New York Governor Andrew Cuomo is seen before he presents his 2013–14 Executive Budget (AP Photo/Mike Groll)
You’ve got to hand it to them: Republicans know how to find connections between their issues—even if they’re of the perverse, dishonest variety. Last week, New York’s Democratic Governor Andrew Cuomo urged lawmakers, following Assemblyman Vito Lopez’s sexual harassment scandal, to pass a comprehensive women’s agenda. In a true feat of cynicism and obfuscation, the state GOP responded by attacking proposals for public financing of elections: “The height of hypocrisy is for Andrew Cuomo to claim to support women’s rights while asking New York’s women to spend their tax dollars on reelecting serial sex abuser Vito Lopez and his enabler [Assembly Speaker] Sheldon Silver.”
Needless to say, public financing of elections is not about drafting citizens to endorse particular politicians. Rather, devoting tax dollars to funding campaigns is a smart and urgent way to dilute the influence of big money, which warps our politics and makes citizens bystanders as the public coffers are drained to reward private donors. But there’s a larger lesson here.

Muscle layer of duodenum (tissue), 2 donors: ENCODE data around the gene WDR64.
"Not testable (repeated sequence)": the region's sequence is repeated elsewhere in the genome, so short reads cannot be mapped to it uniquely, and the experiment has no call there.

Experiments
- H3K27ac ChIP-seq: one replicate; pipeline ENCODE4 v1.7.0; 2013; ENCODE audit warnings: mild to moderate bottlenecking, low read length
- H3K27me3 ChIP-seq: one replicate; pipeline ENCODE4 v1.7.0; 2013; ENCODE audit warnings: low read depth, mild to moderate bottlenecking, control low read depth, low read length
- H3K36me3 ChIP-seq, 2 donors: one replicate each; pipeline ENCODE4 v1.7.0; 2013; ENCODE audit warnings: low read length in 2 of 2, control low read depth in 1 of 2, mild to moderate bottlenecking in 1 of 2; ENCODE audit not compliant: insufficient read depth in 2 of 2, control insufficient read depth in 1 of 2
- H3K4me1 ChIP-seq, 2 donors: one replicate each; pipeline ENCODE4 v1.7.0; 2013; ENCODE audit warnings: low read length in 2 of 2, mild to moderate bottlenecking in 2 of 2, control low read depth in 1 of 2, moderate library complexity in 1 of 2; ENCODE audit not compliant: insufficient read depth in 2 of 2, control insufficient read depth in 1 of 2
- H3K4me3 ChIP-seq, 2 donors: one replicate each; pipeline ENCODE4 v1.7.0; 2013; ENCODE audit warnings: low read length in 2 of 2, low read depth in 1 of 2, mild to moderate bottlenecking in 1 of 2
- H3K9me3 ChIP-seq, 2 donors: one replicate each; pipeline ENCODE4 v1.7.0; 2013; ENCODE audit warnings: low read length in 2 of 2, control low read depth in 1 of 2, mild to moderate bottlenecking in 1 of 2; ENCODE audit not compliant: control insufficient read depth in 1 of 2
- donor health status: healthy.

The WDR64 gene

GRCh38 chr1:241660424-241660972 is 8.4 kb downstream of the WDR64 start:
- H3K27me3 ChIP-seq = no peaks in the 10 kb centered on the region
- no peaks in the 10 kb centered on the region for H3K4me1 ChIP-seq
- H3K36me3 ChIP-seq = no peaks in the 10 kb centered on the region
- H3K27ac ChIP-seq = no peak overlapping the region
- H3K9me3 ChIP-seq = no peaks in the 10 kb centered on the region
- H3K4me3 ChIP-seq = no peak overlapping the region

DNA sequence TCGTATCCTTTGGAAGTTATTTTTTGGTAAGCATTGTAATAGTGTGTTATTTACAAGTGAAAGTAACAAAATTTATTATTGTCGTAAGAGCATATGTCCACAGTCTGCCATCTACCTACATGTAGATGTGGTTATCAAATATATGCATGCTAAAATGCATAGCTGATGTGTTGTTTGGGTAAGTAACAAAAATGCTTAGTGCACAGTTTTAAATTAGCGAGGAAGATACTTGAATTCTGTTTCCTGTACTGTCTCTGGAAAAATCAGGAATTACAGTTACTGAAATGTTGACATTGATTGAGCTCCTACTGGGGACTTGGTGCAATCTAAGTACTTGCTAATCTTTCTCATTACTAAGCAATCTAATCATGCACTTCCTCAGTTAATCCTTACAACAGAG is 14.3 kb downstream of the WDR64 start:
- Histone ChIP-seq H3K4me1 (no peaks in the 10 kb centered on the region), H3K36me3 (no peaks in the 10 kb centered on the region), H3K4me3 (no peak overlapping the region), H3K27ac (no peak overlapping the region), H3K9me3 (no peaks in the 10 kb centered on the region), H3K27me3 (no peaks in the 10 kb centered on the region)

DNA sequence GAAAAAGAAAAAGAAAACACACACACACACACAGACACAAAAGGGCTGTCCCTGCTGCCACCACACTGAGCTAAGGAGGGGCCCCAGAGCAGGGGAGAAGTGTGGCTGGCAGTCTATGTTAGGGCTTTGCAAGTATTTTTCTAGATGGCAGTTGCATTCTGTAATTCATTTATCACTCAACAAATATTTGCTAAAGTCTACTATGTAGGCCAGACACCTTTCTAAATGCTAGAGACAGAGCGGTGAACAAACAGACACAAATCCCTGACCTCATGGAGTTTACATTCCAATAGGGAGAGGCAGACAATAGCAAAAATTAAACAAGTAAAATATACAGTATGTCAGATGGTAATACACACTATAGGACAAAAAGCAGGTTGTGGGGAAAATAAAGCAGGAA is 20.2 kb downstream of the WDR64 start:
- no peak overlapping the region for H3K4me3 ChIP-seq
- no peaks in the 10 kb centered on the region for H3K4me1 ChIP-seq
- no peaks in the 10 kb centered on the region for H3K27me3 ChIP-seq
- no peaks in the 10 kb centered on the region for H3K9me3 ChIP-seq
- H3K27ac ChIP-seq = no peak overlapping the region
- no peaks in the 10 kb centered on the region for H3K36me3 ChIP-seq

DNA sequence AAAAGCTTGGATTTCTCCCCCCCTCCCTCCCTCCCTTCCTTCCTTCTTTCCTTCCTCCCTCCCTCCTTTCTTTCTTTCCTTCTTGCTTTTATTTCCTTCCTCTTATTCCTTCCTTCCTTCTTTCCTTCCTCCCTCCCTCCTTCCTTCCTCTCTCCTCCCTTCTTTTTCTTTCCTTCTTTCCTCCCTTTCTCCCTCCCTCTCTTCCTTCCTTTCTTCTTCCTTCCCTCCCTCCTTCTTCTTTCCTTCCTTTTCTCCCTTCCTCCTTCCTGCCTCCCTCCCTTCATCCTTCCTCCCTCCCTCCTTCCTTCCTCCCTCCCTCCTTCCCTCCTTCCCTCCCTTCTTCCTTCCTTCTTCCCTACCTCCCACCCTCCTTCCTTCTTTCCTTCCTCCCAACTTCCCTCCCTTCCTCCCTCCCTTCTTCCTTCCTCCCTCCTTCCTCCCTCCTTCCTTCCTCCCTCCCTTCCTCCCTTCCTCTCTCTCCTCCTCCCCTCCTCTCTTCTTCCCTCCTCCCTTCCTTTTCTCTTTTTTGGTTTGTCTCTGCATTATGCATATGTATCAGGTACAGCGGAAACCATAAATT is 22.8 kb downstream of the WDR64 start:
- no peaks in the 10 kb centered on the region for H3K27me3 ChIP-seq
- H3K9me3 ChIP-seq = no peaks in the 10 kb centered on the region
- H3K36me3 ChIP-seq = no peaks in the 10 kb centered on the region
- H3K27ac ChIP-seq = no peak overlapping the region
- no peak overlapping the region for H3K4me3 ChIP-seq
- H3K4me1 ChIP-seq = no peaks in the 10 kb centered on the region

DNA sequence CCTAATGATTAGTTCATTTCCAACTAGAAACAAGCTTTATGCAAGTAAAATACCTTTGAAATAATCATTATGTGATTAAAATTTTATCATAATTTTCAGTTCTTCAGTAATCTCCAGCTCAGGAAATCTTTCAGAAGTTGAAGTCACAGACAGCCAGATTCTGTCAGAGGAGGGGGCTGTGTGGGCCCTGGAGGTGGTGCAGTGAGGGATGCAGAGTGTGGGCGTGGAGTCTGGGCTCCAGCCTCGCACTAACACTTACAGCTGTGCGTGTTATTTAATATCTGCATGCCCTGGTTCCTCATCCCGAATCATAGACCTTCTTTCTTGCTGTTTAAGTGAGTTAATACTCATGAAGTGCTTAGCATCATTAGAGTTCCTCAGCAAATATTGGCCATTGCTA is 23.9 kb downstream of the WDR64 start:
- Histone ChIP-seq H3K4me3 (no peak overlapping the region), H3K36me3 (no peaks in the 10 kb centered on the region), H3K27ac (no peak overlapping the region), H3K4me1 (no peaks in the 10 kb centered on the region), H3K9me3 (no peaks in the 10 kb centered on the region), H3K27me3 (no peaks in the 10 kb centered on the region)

As we’ve seen since Cuomo reached the Governor’s Mansion, there’s a big difference between what the governor backs on paper, and what he’s willing to put his considerable political muscle behind (more often than not, it’s “social issues” where Cuomo chooses to champion progressivism). Perhaps the governor believed all along (incorrectly) that he only had the power to pass one of these landmark pieces of legislation, and chose to put them both out there, thereby creating competition between the movements backing each. But we need campaign finance reform, and we need a Women’s Equality Act that takes on domestic violence, sexual harassment, workplace discrimination, pay inequity, and attacks on reproductive choice.
This situation offers a challenge to progressives, who too often allow themselves to be placed into single-issue silos, and thus pitted against each other. We should know by now that regressive policies usually hit women the hardest, and single moms are often the most acutely affected of all. When we treat “women’s issues” as distinct from clean elections, or labor, or foreign policy, we endanger women and hold back progress.